Returning before the baby is six months old has been shown to increase the risk of depression and early weaning (Andres 2016; Dagher 2014; Fernández-Cañadas 2017; Kornfeind 2018; Villar 2018).

If you do decide to return, make sure you are physically able to do so. Some mothers have health problems for many months after delivery, including (Brown 2000):

  • Back pain
  • Difficulty holding urine (incontinence)
  • Bowel problems
  • Sexual difficulties
  • Depression

D) Workplace accomodation

Returning to work can interfere with breastfeeding (Hamner 2021). Support at work varies greatly among workplaces, types of employment, and countries, and can affect breastfeeding rates (Spitzmueller 2018). Having a supportive workplace lowers the risk of early weaning (Kim 2018; Navarro-Rosenblatt 2018; Scott 2019; Wallenborn 2019). One study found less supportive workplaces in the service, production, and transportation industries (Snyder 2018).

1) The right to breastfeed

Before you return to work, learn about your rights. The amount of accommodation an employer must make for breastfeeding women varies among countries and areas within countries (Gonzalez-Nahm 2019). Mothers can get more information on this from:

2) Talking to an employer

Mothers should consider discussing their breastfeeding plan with their employer before returning to work (Marinelli 2013; OWH 2017). Mothers need to know if their workplace can accommodate their breastfeeding needs and that they will be able to express or breastfeed at work and be free of discrimination or harassment (McCardel 2020).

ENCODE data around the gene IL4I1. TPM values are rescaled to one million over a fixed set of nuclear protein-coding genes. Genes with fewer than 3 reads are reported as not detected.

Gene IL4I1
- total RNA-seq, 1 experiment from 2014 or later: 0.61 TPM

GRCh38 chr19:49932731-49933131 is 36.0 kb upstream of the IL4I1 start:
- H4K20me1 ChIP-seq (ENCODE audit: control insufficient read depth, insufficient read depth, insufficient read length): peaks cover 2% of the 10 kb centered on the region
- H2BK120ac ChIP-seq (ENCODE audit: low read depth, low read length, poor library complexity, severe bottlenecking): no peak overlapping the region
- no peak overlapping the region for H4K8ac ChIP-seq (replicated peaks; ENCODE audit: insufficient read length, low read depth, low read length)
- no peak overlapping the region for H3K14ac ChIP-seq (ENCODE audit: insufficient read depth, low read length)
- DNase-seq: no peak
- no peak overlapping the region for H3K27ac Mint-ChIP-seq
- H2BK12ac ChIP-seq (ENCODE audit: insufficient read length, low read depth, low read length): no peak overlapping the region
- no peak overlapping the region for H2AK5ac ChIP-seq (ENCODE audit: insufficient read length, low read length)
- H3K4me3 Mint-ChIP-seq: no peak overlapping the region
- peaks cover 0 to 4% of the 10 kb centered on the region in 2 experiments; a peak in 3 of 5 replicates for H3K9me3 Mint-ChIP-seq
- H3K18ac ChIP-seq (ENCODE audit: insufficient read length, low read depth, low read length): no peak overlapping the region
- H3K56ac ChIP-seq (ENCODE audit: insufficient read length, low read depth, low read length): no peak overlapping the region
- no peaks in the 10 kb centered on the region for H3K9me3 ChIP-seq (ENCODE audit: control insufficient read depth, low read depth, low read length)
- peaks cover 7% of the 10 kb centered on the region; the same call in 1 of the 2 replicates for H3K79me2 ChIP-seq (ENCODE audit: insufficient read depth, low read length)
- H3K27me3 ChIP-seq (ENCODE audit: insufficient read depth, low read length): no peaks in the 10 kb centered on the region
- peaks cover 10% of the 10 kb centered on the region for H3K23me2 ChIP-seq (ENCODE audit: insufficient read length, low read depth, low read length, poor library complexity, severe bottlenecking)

If employers are reluctant to accommodate breastfeeding, a mother can inform them that:

  • Breastfeeding will allow her to be a better employee with less absenteeism and less stress (Gabriel 2019; Gartner 2005; Jantzer 2018)
  • The company’s support for breastfeeding will enhance its “family-friendly” image and reduce its costs for health care and absenteeism.

Health-care providers can also be useful resources. They may be able to provide a letter saying a mother needs to express at work for medical reasons. The following is a form letter for use by a physician.

Physician letter for employer accommodation for breast pumping

E) How to continue breastfeeding after returning to work

If mothers want to breastfeed once they return to work, they need to plan how to maintain their milk supply and provide milk for their baby. 

If mothers choose to breastfeed during the workday, they may be able to have the baby brought to them or they may be able to leave the workplace and go to the baby.

If breastfeeding is not an option, the best alternative is to express regularly and for every missed feed.

The number of times mothers breastfeed or express each day will depend on their breastfeeding patterns at home and on the age of the baby. Ideally, the schedule of breastfeeding or expressing at work will match the schedule used at home. This ensures that mothers don’t go too long between sessions and increase their risk of short-and long-term problems.

Expressing or breastfeeding may require small changes to the mother's schedule. Some mothers take a shorter lunch break and two longer coffee breaks, which gives them time to breastfeed or express three times a day.

Mothers may consider doing a trial run before returning to regular work. 

References